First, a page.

Corrosion: Fundamentals and Experimental Methods
To be announced.
The Corrosion: Fundamentals and Experimental Methods course covers the fundamentals of corrosion and various electrochemical techniques. Lectures and laboratories are used to illustrate how electrochemical techniques are applied, when they should be used, and how the various techniques can be integrated to solve complex problems. The course will be useful for people entering the corrosion field and for professionals looking for a refresher course.
This course will be offered in an online format, with recorded video lectures and lab demonstrations. The course is taught by Dr. Gerald Frankel, Dr. Jenifer Locke, and Dr. Eric Schindelholz from the department of Materials Science and Engineering and also Dr. Rudy Buchheit, Dean of the College of Engineering, University of Kentucky.
CLICK HERE to view the 2022 course schedule and covered topics.
CLICK HERE to learn more about the course's structure.
The instructional material and content for the course consists of pre-recorded lectures and laboratory exercises previously recorded from a five-day offering in May 2022. The labs show the real time activities of a teaching assistant doing the experiment and the computer screen of the software controlling the instrumentation, along with the narration by an instructor.
There are roughly 30 hours of pre-recorded material students will be able to watch via streaming at their own pace once registered and until December 2, 2022. This will allow for a relaxed pace providing students with plenty of time to work through the material. We recommend that you make time for this course beyond just watching all of the recorded content. You should plan to note your questions and either attend a discussion period (described below) to ask them or make use of the discussion board on the course website. You should also make time to analyze the lab data provided to you to complete the lab exercises. Doing this on your own will greatly enhance what you take away from this course.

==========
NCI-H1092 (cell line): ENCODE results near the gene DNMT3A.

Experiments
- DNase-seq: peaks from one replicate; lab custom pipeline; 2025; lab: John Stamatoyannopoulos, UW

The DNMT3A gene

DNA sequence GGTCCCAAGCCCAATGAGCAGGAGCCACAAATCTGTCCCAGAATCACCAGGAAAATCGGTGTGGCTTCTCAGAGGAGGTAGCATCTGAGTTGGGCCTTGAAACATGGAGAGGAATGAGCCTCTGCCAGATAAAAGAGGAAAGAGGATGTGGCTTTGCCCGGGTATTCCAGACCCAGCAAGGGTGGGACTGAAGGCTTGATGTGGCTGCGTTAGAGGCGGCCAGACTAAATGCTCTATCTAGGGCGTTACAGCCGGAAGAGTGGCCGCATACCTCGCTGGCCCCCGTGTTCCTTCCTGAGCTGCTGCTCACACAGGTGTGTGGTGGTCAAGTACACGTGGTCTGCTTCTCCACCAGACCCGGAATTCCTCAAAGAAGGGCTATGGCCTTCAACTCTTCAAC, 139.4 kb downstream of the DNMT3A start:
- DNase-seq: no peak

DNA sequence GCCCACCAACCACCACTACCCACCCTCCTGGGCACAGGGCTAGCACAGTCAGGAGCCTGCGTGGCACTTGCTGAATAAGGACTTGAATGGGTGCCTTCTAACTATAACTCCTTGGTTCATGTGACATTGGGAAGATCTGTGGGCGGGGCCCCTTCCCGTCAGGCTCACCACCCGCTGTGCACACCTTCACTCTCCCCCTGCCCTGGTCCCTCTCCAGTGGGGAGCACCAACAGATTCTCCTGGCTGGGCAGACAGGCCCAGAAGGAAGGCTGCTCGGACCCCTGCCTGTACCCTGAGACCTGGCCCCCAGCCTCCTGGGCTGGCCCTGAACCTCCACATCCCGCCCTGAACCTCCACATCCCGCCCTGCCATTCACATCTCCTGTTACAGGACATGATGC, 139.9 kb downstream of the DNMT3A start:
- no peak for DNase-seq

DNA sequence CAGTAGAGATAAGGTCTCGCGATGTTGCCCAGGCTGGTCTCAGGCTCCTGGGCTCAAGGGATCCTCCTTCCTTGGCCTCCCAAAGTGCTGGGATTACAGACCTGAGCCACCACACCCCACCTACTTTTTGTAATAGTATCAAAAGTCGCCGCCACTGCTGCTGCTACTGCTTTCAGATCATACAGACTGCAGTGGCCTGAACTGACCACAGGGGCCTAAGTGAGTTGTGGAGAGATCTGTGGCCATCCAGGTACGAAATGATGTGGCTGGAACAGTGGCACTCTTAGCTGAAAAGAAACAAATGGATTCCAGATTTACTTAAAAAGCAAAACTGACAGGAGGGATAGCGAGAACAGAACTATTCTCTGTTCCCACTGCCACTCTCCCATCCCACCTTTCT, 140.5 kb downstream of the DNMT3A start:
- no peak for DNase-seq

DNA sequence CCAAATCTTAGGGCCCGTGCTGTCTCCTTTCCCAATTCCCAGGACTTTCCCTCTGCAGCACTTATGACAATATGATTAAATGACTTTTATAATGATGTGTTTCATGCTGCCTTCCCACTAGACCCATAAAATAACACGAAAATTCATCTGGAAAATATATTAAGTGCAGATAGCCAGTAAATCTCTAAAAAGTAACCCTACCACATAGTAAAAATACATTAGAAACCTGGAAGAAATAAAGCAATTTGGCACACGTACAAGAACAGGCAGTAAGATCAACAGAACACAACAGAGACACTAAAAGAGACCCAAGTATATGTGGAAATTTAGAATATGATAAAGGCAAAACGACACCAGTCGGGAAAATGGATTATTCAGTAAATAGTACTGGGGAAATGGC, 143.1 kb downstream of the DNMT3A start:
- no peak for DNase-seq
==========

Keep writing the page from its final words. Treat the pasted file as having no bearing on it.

On one day of each week during the five-week course from October 17, 2022, to November 18, 2022, the instructors will be available for live questions and discussion sessions. On those days, the live question and discussion sessions will be held at five different hour-long periods spaced between 7:00am EST to midnight EST. This will allow students anywhere around the globe to find times convenient for joining a live discussion. Students will also be able to ask questions at any other time using the discussion board on the course website, which will be monitored by the course instructors.
The times for the live sessions will be as follows, given in Eastern US time (to convert to your local time use https://www.timeanddate.com/worldclock/converter.html)
0700 - 0800
1100 - 1200
1500 - 1600
1900 - 2000
2300 - 2400
The dates for live sessions will be as follows:
Monday, October 17
Tuesday, October 25
Wednesday, November 2
Thursday, November 10
Friday, November 18
The course will include these topics:
- Thermodynamics of corrosion
- Kinetics of corrosion
- Corrosion rate measurement techniques
- Passivity/localized corrosion
- Electrochemical impedance spectroscopy
- Environment Assisted Cracking
- Corrosion protection with Coatings
- Atmospheric Corrosion
Upon completion of the course, students will be able to:
- Understand the basic science underpinning the corrosion of metals.
- Recognize the various forms of corrosion and their underlying causes.
- Be aware of various approaches for mitigating corrosion.
- Know how to perform electrochemical measurements to assess corrosion rate and susceptibility.
Cancellations and Refunds
A full refund minus a $75 administrative fee will be made if cancellation is received three weeks prior to the start of the course. No refunds within three weeks of the course start date.
The students will self-select based on their interest in the field of corrosion and training needs. It is strongly recommended that participants have a degree in engineering or science, or work experience in the field of corrosion.